Arduino + Relay

By telleropnul, October 30, 2016


Do NOT use this tutorial to connect a relay to 230Vac mains power.  I have blown the cap of a LED by connecting it directly between +5Vdc and ground once.  I have melted an electrolytic capacitor by connecting it to a voltage higher than it was rated for.  There are not too many people with stories like these when it comes to 230Vac.  230Vac mains power poses a potentially lethal electrical shock hazard.


A relay is basically a mechanical switch operated by an electromagnet.  The coil and coil terminals are completely isolated from the switch contacts (galvanic separation).  This allows for switching of higher current / higher voltage electronic circuits.


The SainSmart 8 Channel DC 5V Relay Module has the following features:

  • 5Vdc 8-Channel Relay interface board
  • Each relay coil requires 15-20mA driver current to toggle the switch.
  • Equipped with high-current relay, AC250V 10A ; DC30V 10A
  • Standard interface that can be controlled directly by microcontroller
  • Indication LEDs for Relay output status

Hardware Required

  • Arduino board
  • SainSmart 8 Channel DC 5V Relay Module
  • Hookup wire



Logic terminal

  • GND – Ground
  • IN1 – Input1
  • IN2 – Input2
  • IN3 – Input3
  • IN4 – Input4
  • IN5 – Input5
  • IN6 – Input6
  • IN7 – Input7
  • IN8 – Input8
  • VCC – +5Vdc supply voltage (optocoupler LED only)

arduino_relay004Power terminal

  • GND – Ground
  • Vcc – +5Vdc supply voltage (optocoupler LED only)
  • JD-Vcc – +5Vdc >200mA external power supply (relay coils)

Vcc versus JD-Vcc

A relay coil requires 20mA to open.  An Arduino digital I/O pin can drive 40mA max (and around 20mA nominal).  The relay module allows you to use a separate power supply to drive the relay coils.  Optocouplers are in use to isolate the Arduino output pins from the circuit driving the relay coils.  An optocoupler consists of a LED that shines light on a light-sensitive transistor.  The transistor will conduct if the LED is lit.  The main purpose of an optocoupler is to isolate a circuit (galvanic separation).  Can’t we just skip the relays then and just use beefed-up optocouplers you may ask?  Optocouplers are only suited for low power applications.  The transistor in an optocoupler can only handle small currents.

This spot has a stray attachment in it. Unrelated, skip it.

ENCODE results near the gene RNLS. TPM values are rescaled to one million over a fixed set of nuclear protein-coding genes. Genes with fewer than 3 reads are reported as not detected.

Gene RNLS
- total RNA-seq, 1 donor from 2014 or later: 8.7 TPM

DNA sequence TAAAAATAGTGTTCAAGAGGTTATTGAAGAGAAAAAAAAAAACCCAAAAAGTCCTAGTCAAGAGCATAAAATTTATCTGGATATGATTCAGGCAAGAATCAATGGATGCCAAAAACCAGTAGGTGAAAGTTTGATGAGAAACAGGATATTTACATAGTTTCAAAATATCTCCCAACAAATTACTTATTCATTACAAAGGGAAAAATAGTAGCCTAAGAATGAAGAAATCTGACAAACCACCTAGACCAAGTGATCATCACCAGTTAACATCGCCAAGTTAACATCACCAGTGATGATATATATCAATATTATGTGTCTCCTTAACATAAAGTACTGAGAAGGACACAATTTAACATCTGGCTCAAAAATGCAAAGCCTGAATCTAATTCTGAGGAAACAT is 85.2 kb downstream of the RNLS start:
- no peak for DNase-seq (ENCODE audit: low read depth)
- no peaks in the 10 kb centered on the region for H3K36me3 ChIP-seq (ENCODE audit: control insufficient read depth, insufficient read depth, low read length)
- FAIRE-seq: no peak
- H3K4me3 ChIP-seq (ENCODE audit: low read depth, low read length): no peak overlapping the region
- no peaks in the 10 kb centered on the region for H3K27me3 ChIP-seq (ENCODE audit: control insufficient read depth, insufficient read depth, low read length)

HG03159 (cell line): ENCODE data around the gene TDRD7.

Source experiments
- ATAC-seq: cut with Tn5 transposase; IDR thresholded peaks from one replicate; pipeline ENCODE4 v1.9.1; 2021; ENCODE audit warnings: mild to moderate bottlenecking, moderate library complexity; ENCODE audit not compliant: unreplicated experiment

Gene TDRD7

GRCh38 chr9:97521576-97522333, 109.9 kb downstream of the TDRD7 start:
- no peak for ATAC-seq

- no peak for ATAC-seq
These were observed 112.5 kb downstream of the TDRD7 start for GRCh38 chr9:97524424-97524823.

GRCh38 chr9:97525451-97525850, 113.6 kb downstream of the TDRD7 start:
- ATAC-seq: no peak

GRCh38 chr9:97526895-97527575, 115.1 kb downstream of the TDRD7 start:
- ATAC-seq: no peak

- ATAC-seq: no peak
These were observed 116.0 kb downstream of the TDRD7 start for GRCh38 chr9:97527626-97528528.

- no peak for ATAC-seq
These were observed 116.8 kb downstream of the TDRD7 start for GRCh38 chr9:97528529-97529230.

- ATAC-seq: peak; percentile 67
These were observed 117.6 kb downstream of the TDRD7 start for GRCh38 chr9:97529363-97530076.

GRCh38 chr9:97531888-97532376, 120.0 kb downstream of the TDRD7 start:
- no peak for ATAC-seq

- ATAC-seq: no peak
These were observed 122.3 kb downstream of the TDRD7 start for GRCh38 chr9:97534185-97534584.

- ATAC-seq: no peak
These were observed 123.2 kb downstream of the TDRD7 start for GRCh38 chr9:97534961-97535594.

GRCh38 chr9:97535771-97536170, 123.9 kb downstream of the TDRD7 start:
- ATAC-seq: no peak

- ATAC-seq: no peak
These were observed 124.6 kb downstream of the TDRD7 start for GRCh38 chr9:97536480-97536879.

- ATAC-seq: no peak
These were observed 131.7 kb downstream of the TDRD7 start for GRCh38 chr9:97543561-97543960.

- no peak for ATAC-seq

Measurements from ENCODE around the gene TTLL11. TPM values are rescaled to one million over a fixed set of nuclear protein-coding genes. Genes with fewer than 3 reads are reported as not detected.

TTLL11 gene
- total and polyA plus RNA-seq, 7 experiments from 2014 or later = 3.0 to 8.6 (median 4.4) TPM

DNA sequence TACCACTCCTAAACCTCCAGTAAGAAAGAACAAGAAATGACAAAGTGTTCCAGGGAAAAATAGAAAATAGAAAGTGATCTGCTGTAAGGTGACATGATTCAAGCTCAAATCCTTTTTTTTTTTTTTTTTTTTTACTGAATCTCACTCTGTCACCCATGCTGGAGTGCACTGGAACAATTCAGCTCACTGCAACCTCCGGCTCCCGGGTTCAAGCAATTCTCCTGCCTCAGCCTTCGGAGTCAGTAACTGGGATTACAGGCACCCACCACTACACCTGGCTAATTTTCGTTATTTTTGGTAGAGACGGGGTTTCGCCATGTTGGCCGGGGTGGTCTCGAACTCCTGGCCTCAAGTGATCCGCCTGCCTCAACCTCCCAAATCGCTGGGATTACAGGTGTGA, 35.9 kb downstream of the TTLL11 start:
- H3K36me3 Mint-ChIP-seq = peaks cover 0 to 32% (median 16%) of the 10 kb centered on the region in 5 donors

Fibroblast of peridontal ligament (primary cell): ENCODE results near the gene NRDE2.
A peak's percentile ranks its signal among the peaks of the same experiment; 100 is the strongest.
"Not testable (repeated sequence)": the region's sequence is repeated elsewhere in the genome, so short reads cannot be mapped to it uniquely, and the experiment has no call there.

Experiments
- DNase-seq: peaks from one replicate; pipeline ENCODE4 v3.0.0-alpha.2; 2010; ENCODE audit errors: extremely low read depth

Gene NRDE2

So how does it work?
We connect the Arduino to the Logic Terminal pins (GND, IN1…8, Vcc).  The GND and Vcc pin are routed to the Power Terminal as well.  By connecting a jumper (short) between Vcc and JD-Vcc, the Arduino +5Vdc voltage will now power the relay coils.  If however the Arduino has other duties to perform, or if the coils introduce voltage spikes on the power rail, we can use a separate power supply.  This external power supply simply needs to be +5Vdc >200mA to drive all 8 relay coils.  Simply remove the jumper and connect the external power supply to the GND and JD-Vcc pins of the Power Terminal.



Circuit (Jumper enabled)


Circuit (Jumper disabled)



/* SainSmart 8 Channel DC 5V Relay Module */

int in1= 6;
int in2= 7;
int in3= 8;
int in4= 9;
int in5= 10;
int in6= 11;
int in7= 12;
int in8= 13;

void setup() {
  // put your setup code here, to run once:

  //set pins as output
  pinMode(in1, OUTPUT);
  pinMode(in2, OUTPUT);
  pinMode(in3, OUTPUT);
  pinMode(in4, OUTPUT);
  pinMode(in5, OUTPUT);
  pinMode(in6, OUTPUT);
  pinMode(in7, OUTPUT);
  pinMode(in8, OUTPUT);


void loop() {
  // put your main code here, to run repeatedly:

  digitalWrite(in1, HIGH);
  digitalWrite(in2, HIGH);
  digitalWrite(in3, HIGH);
  digitalWrite(in4, HIGH);
  digitalWrite(in5, HIGH);
  digitalWrite(in6, HIGH);
  digitalWrite(in7, HIGH);
  digitalWrite(in8, HIGH);
  digitalWrite(in1, LOW);
  digitalWrite(in2, LOW);
  digitalWrite(in3, LOW);
  digitalWrite(in4, LOW);
  digitalWrite(in5, LOW);
  digitalWrite(in6, LOW);
  digitalWrite(in7, LOW);
  digitalWrite(in8, LOW);